Publisher's Weekly Review

Egerton, author of several books on Southern culture and history (Generations), has put together a sprawling history of the South from 1932 to 1954-the Depression to the landmark Brown desegregation decision. His title derives from Faulkner's lament against Southern white intransigence, and his underlying question is: why wasn't change grasped sooner? Egerton answers by probing the writings of infrequently daring intellectuals (Myles Horton and Don West of Tennessee's Highlander Folk School were among the few real radicals) and often-reactionary politicians (``feudal barons'' like Virginia Senators Carter Glass and Harry F. Byrd), describing the modernizing impact of radio and roadways, and charting cataclysms like the New Deal and WWII. He captures neat anecdotes: the white director of the University of North Carolina Press, who commissioned the 1943 book What the Negro Wants, was shocked by black demands for equality. Egerton's near-encyclopedic approach, surveying lists of academics, writers, organizations and institutions, makes his book read like a compendium, but given his ambitious topic, he has done yeoman work to recapture an era. Photos not seen by PW. (Nov.) (c) Copyright PWxyz, LLC. All rights reserved

Library Journal Review

Native Southerner Egerton (Shades of Gray, LJ 10/1/91) details a rich historical narrative of black and white Southerners opposing white supremacy during the 1930s and 1940s. Egerton superbly weaves descriptions of social and intellectual ferment, politics, and culture (e.g., literature, religion, music) into a coherent synthesis. He explains why the South failed to dismantle white supremacy when the possibility existed for voluntary, peaceful social reform. Egerton excoriates the crude, anti-democratic, self-serving social elites and politicians who denied human rights to black Americans. His book is a tribute to those black and white Southerners who wanted racial equality when many white Americans preferred not to acknowledge that racism had corroded America. Strongly recommended for public and academic libraries.-Charles L. Lumpkins, Bloomsburg Univ. Lib., Pa. (c) Copyright 2010. Library Journals LLC, a wholly owned subsidiary of Media Source, Inc. No redistribution permitted.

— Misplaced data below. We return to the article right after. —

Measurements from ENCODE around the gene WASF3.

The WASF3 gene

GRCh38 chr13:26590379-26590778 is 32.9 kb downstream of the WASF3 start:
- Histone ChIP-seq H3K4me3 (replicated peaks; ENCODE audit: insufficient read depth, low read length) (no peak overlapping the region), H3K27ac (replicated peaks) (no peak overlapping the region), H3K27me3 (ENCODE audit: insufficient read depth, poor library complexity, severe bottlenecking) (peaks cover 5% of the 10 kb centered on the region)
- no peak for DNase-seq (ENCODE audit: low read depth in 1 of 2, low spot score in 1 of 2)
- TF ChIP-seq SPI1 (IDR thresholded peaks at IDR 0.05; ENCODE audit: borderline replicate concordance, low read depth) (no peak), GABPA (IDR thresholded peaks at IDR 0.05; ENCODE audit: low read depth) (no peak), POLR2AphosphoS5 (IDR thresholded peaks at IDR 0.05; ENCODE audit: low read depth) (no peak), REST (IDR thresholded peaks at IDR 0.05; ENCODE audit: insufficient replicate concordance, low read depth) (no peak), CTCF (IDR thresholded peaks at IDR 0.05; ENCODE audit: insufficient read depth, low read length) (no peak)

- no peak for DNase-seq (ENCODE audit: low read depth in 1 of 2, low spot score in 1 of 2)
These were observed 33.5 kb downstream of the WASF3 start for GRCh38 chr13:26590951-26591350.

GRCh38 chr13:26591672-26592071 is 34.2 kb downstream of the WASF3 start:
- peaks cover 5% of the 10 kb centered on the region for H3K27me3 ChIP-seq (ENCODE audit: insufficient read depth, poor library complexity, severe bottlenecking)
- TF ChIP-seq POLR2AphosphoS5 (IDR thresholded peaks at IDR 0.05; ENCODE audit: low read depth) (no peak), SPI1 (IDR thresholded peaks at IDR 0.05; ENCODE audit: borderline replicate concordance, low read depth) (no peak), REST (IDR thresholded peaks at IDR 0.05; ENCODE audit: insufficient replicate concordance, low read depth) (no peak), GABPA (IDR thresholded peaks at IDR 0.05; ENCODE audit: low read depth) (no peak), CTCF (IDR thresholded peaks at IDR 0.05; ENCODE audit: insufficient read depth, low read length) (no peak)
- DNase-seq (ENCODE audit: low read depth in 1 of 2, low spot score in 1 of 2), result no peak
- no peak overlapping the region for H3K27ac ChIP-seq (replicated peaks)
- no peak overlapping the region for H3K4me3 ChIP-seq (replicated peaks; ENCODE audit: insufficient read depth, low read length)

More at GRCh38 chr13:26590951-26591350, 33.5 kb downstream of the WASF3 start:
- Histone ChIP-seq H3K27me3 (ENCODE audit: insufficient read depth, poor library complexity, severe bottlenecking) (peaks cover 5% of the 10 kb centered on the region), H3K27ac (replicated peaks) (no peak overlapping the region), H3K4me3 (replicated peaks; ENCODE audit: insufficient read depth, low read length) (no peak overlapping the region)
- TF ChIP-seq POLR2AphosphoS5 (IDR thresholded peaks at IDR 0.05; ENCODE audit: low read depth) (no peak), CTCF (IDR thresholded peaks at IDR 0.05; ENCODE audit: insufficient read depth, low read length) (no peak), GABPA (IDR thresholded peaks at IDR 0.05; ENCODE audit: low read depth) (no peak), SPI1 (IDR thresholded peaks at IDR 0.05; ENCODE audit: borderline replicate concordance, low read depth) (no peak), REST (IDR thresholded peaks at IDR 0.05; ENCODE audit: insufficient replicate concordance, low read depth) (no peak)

Choice Review

If historians (or readers) have forgotten or ignored the efforts to change race relations before the activities of Dr. Martin Luther King Jr., this book goes far in recovering the era form 1932 to 1954. Egerton believes that the South had a chance to change course in the years following WW II but failed to do so. He primarily blames the white southern conservatives called Bourbons for their adamant resistance, but he also faults white liberals for their hesitancy and their devotion to segregation. Before King, southern blacks were too powerless to initiate change by themselves. The Truman administration and the Supreme Court required changes, but the Bourbons, the Klan, and White Citizens Councils successfully resisted desegregation. Furthermore, southern reactionary politicians charged the Civil Rights Movement as communist-inspired, and the chance for internal reform passed. The South still believed in a hierarchical society, Victorian rigidity, and conformity, and the it remained isolated, impoverished, and defensive. Egerton's effort complements Harry Ashmore's Civil Rights and Wrongs (CH, Oct'94). General; upper-division undergraduate; graduate. L. H. Grothaus; Concordia Teachers College